Maryland led top-ranked North Carolina for 35 minutes in their Atlantic Coast Conference basketball game last night, but the undefeated Tar Heels managed to remain just that -- unbeaten -- with a 71-67 victory over the Terrapins at a packed Cole Field House that was half-mad with the possibility of upset.
Maryland led by as many as nine points with 11:17 to go and still had a four-point margin with a little more than five minutes remaining. But the Tar Heels took the initiative when it mattered, and Kenny Smith's jam gave them their final four-point margin with 11 seconds left.
Maryland stunned a sellout crowd of 14,500 by taking a 42-39 lead at the half, only the third time this year North Carolina has trailed at intermission. The Terrapins controlled all but the last five minutes of the game with a careful offense that spread points around, and they inhibited the score-happy Tar Heels -- who came in averaging 96 points and had scored more than 100 in seven games -- with some of their finest pressure defense in recent memory.
"That's the first time I've seen Maryland play pressure man defense, and they did it very well," said Coach Dean Smith. "You have to give credit for that to Charles . . . make that Coach Charles G. Driesell."
But as in so many other losses to North Carolina, the Terrapins failed in the stretch with poor shot selection and lost the momentum against the Tar Heels' unforgiving defense. They shot just 39 percent to North Carolina's 70 percent in the second half and could not get the ball effectively to all-America Len Bias, who had a game-high 20 points but was just eight for 20 from the field.
Driesell was visibly frustrated by the loss. His postgame comments were terse and he did not entertain questions, slipping quietly back into his office. He is 7-26 against the Tar Heels and 5-12 against them in Cole Field House. North Carolina leads the overall series by 80-33.
"I'm 54 years old and I still despise losing," Driesell said. "For 35 minutes we played as good as anybody in the country. The last five minutes we played like a bunch of hot dogs. We shot ourselves out of it. The bad shots at the end just caught us. We were trying too hard, or whatever.
"We played great defense, we outrebounded them (33-28). We led by nine points, we were on our home court with 15,000 people behind us and we should have won going away. That's all I can say. That's it."
Maryland's nine-point lead came with 11:17 left at 58-49. But the Tar Heels outscored the Terrapins, 16-7, to overcome the deficit and tie the score at 65 with 4:48 left on Steve Hale's layup. North Carolina (17-0 overall, 3-0 in the ACC) then took the lead with 3:16 left when Warren Martin's two free throws made it 67-65. When Maryland's Keith Gatlin missed a jumper, Hale made it 69-65 with a 17-footer.
Bias brought the Terrapins (10-5, 0-3) within two with his jumper with 1:25 remaining. But Maryland could not get the shots it needed against North Carolina's defense. With less than 30 seconds remaining, Bias missed a long jumper that could have tied it, and Smith stripped Terry Long of the rebound.
Following a Maryland foul and a timeout with 21 seconds left, Smith went the length of the court after taking the inbounds pass for his uncontested dunk with 11 seconds remaining.
"That's the way it always happens," said Maryland forward Derrick Lewis, who had 11 points and 10 rebounds, two blocks and two steals in what probably was the most complete performance of the night. "We started taking bad shots. They were trapping, and we started taking more bad shots. We just got out of our offense; that's been the story of our whole season."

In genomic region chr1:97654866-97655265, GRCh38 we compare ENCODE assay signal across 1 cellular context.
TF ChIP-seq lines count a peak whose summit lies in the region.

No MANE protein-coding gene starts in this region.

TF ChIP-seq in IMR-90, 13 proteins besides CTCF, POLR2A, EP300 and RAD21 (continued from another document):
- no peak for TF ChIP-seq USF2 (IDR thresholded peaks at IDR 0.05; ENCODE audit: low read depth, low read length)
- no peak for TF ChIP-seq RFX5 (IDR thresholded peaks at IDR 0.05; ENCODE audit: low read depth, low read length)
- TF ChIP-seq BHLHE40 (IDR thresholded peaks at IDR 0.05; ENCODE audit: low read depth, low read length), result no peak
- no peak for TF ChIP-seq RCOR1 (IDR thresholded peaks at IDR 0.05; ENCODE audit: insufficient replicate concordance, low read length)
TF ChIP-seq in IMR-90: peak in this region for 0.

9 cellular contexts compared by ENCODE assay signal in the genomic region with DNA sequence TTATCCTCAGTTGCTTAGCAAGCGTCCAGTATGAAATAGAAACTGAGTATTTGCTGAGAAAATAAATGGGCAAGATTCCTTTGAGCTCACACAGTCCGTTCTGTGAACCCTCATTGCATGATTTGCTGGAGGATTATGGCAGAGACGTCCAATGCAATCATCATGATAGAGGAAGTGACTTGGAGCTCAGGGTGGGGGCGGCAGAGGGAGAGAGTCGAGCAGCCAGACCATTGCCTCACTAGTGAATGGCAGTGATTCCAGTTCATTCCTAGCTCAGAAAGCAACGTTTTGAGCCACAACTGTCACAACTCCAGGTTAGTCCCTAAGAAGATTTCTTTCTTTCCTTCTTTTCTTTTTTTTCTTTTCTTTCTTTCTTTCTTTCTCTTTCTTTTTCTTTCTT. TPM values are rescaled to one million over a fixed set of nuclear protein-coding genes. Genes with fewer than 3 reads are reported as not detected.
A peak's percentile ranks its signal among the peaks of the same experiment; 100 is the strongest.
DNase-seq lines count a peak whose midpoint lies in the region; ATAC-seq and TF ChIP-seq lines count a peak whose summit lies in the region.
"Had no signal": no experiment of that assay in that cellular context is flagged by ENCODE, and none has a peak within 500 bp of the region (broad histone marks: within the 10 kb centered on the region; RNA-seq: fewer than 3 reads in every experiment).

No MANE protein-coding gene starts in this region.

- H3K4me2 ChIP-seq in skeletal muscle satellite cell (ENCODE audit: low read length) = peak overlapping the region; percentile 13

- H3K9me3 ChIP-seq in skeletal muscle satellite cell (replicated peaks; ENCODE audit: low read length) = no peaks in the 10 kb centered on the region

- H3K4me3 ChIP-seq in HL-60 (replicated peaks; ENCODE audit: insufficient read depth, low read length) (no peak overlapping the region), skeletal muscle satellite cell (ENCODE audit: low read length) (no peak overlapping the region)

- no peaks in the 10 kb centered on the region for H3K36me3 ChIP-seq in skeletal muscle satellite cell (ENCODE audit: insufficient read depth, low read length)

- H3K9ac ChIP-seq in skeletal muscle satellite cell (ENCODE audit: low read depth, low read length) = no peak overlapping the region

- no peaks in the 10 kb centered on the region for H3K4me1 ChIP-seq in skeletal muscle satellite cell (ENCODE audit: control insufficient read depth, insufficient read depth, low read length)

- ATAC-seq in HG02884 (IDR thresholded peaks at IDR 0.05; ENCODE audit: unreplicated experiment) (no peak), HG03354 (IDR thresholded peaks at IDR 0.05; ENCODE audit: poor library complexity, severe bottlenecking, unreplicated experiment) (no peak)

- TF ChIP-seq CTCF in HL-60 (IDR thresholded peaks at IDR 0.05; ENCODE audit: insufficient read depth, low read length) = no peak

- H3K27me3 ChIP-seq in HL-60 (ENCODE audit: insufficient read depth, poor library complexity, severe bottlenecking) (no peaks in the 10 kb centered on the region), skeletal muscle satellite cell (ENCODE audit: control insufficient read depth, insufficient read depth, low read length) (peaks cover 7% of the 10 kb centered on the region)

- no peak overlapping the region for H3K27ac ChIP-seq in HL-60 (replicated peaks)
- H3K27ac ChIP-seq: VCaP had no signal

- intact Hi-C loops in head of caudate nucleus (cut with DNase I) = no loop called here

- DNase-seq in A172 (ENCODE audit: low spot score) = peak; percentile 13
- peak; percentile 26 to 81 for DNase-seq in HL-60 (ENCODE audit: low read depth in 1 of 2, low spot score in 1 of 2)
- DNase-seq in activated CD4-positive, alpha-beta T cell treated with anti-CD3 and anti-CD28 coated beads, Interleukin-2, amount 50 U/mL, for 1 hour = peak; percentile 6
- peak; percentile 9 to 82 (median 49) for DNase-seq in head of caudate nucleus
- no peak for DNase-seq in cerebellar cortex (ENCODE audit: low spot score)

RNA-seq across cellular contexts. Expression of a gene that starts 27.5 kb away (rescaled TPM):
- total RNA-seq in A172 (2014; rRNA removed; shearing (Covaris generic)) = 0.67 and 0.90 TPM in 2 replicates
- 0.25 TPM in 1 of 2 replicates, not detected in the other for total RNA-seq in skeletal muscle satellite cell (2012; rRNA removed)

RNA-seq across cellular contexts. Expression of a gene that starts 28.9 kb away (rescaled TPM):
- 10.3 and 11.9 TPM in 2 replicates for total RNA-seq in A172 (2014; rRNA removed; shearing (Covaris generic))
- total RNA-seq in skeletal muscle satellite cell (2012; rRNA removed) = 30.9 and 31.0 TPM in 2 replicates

Of the shots that Maryland missed over the last five minutes, none of them could be called absolutely bad. They were just a little rushed or a little off-balance. Jeff Baxter had an eight-footer blocked by Martin, Gatlin's wide-open 15-footer ran around the rim three times before falling out, another by Gatlin bounced back and forth before missing.
Maryland had two shots left after a final timeout following Smith's jam. But Brad Daugherty blocked Lewis' short jumper, and Baxter's followup hit the rim as time ran out.
The Terrapins had some good individual performances. Baxter had 15 points and six rebounds starting at guard. Long, regaining his starting spot at center after a strong performance against Georgia Tech last Saturday, had seven points, three rebounds and two assists.
Maryland was hurt most by freshman Jeff Lebo, who kept Carolina close for much of the game and finished with 18 points. The Terrapins did, however, hold the ACC's second-leading scorer, the 6-11 Daugherty, to 15. Hale had 10.
"We've got to play well the whole way," Gatlin said. "We took good shots. We just couldn't knock them in."
North Carolina scored the first six points of the second half to take the lead after trailing by three at halftime. But Maryland then went on a run over which it outscored the Tar Heels, 10-4, taking a 52-49 lead with 13:34 remaining.
The Terrapins kept the lead until 5:26 remained, Gatlin's jumper making it 65-61. Then came a crucial sequence for North Carolina. Smith stole the ball from Bias and Martin turned it into two free throws. Then Maryland could not score on the other end, Lewis missing two shots, Bias getting a shot blocked by Daugherty, and the Tar Heels finally coming up with the rebound. Smith threw it to Hale, whose fast-break layin tied the score at 65 with 4:14 left.
North Carolina is the third top five team Maryland has lost to in the last 11 days. The Terrapins lost to third-ranked Duke by six after overcoming an 18-point deficit, then lost by one to Georgia Tech after overcoming a 21-point deficit.
"I'd rather lose by 10 or 15 points than be this close," Baxter said. "The close ones are hurting us."